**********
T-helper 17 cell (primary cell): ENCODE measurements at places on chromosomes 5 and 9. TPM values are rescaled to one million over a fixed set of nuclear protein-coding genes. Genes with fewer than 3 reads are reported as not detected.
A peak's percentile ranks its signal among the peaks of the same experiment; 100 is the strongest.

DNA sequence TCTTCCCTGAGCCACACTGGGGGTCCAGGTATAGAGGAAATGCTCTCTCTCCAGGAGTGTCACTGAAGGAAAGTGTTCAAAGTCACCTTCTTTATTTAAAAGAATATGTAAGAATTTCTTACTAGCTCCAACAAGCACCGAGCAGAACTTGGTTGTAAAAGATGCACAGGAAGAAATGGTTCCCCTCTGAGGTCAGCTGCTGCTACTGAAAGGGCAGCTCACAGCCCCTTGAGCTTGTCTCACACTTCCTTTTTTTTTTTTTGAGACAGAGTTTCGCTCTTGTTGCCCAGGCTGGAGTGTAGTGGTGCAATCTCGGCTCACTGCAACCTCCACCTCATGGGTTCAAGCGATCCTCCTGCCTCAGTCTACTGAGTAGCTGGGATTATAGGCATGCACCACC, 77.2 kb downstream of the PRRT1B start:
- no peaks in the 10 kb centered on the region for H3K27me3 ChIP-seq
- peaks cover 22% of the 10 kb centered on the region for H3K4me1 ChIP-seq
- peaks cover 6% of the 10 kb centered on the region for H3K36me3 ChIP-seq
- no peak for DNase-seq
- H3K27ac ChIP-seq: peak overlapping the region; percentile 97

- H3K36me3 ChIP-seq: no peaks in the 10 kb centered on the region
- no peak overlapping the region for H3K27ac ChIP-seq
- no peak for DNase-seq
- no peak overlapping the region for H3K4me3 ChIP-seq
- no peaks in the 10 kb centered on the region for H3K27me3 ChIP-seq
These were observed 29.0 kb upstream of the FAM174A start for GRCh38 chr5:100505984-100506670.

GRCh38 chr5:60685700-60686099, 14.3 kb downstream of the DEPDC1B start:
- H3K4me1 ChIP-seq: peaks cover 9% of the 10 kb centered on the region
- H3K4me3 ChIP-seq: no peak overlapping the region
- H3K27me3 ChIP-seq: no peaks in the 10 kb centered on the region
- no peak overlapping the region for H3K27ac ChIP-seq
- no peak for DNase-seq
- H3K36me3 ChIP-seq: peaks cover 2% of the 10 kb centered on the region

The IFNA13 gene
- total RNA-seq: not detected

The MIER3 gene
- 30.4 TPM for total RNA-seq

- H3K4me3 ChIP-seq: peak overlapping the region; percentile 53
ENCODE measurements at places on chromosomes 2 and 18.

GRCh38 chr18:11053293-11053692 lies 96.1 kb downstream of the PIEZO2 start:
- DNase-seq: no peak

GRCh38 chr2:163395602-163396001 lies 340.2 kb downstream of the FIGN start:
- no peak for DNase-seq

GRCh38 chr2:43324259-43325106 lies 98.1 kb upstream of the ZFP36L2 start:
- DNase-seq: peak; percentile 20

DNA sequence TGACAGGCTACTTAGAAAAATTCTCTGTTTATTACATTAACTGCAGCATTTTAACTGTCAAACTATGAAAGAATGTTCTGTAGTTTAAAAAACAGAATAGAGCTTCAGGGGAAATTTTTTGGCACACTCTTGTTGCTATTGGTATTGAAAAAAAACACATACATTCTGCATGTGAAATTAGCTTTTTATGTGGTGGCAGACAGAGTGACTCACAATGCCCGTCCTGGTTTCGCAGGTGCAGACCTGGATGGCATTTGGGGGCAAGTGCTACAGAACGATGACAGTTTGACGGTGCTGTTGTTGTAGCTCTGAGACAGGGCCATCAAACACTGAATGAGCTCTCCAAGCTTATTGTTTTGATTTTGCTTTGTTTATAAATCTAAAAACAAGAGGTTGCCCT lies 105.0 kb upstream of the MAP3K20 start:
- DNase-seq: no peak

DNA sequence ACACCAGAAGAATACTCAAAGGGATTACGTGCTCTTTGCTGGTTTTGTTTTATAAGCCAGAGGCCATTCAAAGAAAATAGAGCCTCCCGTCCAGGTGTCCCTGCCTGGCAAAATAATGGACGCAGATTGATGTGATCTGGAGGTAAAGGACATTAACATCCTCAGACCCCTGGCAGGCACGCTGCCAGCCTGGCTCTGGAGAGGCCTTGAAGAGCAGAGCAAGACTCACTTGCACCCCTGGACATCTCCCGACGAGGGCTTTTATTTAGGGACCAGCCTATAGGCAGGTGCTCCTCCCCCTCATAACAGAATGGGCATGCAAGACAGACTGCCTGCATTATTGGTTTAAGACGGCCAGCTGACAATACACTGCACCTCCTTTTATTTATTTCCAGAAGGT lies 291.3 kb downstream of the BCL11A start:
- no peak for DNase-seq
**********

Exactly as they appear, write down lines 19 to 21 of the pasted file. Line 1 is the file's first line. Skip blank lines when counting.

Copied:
- no peak overlapping the region for H3K27ac ChIP-seq
- no peak for DNase-seq
- H3K36me3 ChIP-seq: peaks cover 2% of the 10 kb centered on the region